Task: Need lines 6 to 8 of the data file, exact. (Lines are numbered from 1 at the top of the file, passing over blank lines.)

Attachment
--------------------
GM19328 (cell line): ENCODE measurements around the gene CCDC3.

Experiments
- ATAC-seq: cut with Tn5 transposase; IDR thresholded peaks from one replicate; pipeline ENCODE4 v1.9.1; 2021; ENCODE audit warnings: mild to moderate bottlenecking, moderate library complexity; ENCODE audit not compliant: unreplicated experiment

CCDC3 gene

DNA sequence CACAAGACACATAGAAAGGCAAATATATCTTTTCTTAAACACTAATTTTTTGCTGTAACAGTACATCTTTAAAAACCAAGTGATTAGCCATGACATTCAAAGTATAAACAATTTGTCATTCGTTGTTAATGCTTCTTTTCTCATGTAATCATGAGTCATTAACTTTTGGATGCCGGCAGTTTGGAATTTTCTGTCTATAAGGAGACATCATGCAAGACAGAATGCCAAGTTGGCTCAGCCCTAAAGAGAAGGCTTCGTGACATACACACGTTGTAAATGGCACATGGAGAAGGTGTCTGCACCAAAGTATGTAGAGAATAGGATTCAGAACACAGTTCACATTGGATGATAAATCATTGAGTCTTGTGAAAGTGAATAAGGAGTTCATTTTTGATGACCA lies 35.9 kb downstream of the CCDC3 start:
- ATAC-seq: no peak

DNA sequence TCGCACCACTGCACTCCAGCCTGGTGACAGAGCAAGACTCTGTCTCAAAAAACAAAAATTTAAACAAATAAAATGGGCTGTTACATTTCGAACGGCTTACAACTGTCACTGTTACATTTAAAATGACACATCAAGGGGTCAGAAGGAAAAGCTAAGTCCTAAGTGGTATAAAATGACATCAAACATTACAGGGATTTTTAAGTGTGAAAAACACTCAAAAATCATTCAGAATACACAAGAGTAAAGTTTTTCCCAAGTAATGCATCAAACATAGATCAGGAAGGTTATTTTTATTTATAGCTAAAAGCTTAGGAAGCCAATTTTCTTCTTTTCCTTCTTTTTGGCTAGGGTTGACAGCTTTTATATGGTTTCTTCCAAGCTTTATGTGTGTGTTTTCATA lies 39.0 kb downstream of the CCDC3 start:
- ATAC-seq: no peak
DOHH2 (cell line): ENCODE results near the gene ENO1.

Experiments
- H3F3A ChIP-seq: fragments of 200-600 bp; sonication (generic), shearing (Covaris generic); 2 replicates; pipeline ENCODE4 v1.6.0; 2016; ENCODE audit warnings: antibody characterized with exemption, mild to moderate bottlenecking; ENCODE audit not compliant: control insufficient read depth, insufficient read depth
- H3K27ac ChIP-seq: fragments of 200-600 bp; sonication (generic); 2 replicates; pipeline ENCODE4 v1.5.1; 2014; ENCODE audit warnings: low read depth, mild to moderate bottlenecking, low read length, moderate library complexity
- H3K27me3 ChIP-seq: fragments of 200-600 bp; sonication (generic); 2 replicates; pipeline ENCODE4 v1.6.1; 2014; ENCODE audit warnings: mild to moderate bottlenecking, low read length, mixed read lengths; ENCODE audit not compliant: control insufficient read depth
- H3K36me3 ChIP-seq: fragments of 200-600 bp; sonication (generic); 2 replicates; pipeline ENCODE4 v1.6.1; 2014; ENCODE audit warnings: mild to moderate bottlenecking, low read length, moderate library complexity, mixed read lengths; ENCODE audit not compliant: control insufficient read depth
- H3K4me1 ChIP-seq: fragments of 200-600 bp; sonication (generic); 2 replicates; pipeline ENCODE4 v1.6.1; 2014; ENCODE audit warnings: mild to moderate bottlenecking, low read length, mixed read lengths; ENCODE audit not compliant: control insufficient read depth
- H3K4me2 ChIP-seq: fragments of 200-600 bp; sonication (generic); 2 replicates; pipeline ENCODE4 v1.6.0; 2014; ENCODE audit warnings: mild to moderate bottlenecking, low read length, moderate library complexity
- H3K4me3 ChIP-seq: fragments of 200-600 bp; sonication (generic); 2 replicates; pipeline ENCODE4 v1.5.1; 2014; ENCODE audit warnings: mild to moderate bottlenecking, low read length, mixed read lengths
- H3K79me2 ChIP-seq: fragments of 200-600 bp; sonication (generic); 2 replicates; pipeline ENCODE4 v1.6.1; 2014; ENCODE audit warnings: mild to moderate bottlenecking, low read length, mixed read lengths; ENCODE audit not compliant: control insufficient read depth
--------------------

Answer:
- ATAC-seq: no peak

DNA sequence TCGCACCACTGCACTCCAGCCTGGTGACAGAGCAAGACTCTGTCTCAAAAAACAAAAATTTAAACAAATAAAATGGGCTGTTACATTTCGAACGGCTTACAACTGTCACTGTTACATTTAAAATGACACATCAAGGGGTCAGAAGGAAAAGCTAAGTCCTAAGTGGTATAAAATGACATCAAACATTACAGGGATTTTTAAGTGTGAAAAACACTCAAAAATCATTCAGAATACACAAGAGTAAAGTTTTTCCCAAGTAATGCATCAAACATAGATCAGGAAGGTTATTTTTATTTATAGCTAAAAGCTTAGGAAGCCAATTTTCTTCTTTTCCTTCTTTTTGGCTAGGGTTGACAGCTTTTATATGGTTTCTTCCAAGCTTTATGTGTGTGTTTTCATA lies 39.0 kb downstream of the CCDC3 start:
- ATAC-seq: no peak